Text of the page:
Major incident plan to protect crowds at events on Blackpool Prom like Air Show and Illuminations Switch-on

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National legislation means measures must be in place to protect large crowds

Action is being taken to protect large crowds on Blackpool seafront from the threat of an attack as council chiefs face tougher national legislation to ensure people are kept safe.

Counter-terrorism infrastructure is now in place on the Promenade, such as large barriers designed to stop unauthorised vehicles entering busy areas.

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Security barriers on Blackpool PromenadeSecurity barriers on Blackpool Promenade
Security barriers on Blackpool Promenade

A town-wide exercise, involving the emergency services, has been held to test procedures should there be a major incident, while the council’s tourism arm VisitBlackpool is seeking to recruit event-specific safety stewards.

Blackpool regularly attracts large crowds to outdoor events – with 350,000 people attending the Air Show over two days this year, and more than 50,000 estimated to have been at the Illuminations Switch-on.

A meeting of the council’s audit committee heard the council is working towards meeting the requirements of new national Protect Duty legislation which is due to come into force.

The Bill requires steps to be taken to reduce the risk – including from possible terrorist attacks – at all publicly accessible events and venues.

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Minutes from the audit committee say councillors were informed “the council had been undertaking work to prepare for the introduction of the legislation, including the installation of counter-terrorism infrastructure on the promenade.”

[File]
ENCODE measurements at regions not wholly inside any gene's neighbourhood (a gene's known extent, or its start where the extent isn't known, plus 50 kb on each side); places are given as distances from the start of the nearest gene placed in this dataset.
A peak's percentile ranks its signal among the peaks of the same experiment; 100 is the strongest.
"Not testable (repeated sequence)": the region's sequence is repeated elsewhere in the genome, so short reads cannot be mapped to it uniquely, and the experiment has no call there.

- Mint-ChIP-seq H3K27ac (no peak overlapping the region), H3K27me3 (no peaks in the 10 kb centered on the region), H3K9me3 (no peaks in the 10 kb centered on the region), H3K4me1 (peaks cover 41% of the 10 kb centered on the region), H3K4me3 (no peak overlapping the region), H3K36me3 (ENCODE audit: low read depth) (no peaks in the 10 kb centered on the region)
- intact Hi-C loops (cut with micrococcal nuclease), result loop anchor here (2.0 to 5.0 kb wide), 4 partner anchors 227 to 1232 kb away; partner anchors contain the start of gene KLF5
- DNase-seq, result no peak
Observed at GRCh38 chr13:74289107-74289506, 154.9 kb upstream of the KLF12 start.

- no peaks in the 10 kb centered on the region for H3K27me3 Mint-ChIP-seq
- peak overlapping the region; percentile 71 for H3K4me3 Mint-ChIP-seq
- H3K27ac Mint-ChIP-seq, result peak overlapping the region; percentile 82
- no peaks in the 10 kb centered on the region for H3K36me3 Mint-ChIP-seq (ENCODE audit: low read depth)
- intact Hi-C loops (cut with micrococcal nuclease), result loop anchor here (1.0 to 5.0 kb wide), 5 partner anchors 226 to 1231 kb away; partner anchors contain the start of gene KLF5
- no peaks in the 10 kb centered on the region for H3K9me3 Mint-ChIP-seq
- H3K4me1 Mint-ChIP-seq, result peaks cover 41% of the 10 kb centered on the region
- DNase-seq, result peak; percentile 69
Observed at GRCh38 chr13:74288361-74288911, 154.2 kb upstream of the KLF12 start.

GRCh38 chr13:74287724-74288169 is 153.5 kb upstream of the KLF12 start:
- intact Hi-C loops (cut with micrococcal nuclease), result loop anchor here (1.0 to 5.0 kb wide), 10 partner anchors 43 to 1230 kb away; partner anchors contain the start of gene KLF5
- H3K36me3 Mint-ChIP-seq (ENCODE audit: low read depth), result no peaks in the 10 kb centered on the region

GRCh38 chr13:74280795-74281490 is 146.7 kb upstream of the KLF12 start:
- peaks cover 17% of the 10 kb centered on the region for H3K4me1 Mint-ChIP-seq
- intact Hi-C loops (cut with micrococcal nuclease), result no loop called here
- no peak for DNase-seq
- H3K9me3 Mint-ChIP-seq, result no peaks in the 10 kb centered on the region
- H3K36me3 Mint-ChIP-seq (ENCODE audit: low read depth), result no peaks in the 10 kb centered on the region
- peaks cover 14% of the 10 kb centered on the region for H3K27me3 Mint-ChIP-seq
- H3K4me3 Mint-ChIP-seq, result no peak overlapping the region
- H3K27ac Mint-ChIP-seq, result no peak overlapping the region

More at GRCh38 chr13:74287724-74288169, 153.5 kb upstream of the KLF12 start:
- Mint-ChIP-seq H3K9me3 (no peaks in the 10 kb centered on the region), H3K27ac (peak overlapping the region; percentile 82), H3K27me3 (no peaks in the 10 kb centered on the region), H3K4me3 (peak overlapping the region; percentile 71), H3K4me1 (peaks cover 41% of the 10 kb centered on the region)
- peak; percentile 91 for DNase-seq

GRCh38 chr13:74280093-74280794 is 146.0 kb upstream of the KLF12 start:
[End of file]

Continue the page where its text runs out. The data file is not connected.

Chris Pope, events manager at VisitBlackpool, told the committee the legislation created a number of challenges for the council due to “the wide variety of events hosted in Blackpool many of which were held outdoors and involved substantial crowds with no fixed boundary.”

Preparations for the introduction of the legislation include joint working with partners across Blackpool under a five-year programme called Operation Rosetta 2.

Counter-terrorism procedures have been tested through a town-wide exercise which simulated a terrorist incident.

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The minutes add: “It was reported that although partners had performed well, key learning had been identified and would be applied in future.

“One of the most important outcomes had been the recognition of the challenges of communication during an incident.”

Councillors asked about the use of stewards for future events, with Mr Pope advising that currently events did not have event-specific stewards.

However, as required by the legislation, event-specific stewards with appropriate training and skills are to be obtained for future events.